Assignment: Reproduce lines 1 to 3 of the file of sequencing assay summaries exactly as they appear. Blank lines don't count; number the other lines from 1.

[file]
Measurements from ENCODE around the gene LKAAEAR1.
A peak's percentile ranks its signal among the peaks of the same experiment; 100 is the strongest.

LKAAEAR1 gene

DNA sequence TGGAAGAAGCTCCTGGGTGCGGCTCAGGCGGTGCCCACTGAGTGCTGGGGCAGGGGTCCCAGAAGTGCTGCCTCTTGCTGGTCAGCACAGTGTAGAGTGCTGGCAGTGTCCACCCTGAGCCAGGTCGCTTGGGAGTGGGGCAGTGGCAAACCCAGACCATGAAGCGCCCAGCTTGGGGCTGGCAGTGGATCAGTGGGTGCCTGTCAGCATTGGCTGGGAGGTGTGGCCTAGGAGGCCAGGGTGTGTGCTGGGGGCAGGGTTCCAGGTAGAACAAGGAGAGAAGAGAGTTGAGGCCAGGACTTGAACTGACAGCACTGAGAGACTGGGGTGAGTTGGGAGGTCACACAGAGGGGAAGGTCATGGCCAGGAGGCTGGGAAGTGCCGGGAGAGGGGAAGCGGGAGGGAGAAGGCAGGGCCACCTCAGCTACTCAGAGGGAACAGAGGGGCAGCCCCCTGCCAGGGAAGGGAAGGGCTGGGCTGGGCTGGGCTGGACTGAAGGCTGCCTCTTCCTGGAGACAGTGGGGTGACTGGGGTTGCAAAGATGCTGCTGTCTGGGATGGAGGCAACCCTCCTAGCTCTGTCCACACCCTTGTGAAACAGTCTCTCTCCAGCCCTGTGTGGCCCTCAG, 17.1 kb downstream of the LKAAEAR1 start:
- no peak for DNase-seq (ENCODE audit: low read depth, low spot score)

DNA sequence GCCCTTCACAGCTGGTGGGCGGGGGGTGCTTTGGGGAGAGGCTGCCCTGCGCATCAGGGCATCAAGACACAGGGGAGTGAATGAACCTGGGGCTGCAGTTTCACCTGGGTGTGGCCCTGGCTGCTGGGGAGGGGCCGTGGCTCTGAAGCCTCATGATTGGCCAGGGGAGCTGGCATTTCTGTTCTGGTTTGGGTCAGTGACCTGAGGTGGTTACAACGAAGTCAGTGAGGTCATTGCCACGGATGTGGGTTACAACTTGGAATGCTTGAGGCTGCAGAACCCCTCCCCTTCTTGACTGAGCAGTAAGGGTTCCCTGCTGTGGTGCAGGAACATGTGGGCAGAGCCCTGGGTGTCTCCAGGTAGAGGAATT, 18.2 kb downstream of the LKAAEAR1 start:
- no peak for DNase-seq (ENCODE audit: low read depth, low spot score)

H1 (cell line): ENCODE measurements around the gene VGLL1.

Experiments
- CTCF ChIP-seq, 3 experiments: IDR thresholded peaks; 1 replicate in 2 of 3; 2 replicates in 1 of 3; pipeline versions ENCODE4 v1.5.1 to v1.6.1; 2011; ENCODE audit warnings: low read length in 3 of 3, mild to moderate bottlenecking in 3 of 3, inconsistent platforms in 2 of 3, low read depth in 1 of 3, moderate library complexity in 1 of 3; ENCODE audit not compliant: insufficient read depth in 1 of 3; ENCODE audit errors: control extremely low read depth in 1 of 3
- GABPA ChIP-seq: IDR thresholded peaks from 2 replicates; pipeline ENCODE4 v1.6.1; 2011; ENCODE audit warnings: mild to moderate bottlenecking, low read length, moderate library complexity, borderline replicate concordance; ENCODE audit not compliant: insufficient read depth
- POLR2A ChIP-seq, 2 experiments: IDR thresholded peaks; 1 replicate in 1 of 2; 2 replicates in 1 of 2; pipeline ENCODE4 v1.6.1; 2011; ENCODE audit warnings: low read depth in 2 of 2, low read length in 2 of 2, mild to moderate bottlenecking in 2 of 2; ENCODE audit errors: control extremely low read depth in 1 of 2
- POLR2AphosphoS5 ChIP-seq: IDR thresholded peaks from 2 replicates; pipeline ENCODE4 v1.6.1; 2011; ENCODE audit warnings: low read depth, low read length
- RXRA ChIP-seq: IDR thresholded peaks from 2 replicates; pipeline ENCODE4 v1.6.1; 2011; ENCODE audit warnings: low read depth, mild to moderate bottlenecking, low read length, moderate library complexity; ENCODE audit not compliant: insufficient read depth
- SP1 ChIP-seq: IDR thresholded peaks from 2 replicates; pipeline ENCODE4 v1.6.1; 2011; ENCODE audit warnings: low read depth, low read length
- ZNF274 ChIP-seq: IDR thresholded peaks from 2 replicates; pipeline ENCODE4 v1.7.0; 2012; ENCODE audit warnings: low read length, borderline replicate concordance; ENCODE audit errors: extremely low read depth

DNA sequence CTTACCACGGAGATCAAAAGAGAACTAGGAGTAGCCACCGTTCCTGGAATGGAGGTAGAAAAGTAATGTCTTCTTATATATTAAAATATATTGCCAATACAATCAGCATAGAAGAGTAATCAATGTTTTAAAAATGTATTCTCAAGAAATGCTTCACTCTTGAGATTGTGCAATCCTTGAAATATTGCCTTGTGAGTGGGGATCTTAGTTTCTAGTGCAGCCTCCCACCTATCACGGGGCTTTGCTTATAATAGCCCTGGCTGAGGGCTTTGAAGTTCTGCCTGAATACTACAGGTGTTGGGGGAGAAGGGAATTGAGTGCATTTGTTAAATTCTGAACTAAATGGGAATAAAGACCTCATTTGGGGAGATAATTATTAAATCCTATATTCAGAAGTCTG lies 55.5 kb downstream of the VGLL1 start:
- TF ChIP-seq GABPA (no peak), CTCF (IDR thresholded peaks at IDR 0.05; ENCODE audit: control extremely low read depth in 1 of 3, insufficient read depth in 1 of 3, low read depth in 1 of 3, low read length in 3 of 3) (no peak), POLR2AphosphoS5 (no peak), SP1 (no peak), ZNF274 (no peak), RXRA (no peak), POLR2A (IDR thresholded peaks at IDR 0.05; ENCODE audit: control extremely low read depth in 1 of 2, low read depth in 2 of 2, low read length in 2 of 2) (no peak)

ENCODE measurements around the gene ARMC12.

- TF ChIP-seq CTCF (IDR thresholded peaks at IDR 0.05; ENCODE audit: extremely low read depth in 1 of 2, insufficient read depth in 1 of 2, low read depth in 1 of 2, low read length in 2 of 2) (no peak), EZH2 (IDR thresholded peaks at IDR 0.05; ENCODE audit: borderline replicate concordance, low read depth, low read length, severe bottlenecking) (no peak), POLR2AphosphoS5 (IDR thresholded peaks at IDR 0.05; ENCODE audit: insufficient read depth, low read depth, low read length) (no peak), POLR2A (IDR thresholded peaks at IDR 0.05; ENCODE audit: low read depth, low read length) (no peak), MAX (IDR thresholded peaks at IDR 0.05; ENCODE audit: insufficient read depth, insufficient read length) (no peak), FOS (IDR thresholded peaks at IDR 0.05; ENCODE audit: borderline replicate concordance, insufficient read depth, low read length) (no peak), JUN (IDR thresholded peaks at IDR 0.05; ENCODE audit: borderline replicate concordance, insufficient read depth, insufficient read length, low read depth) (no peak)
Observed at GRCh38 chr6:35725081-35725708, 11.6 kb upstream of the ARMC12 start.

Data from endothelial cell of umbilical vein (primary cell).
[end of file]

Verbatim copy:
Measurements from ENCODE around the gene LKAAEAR1.
A peak's percentile ranks its signal among the peaks of the same experiment; 100 is the strongest.

LKAAEAR1 gene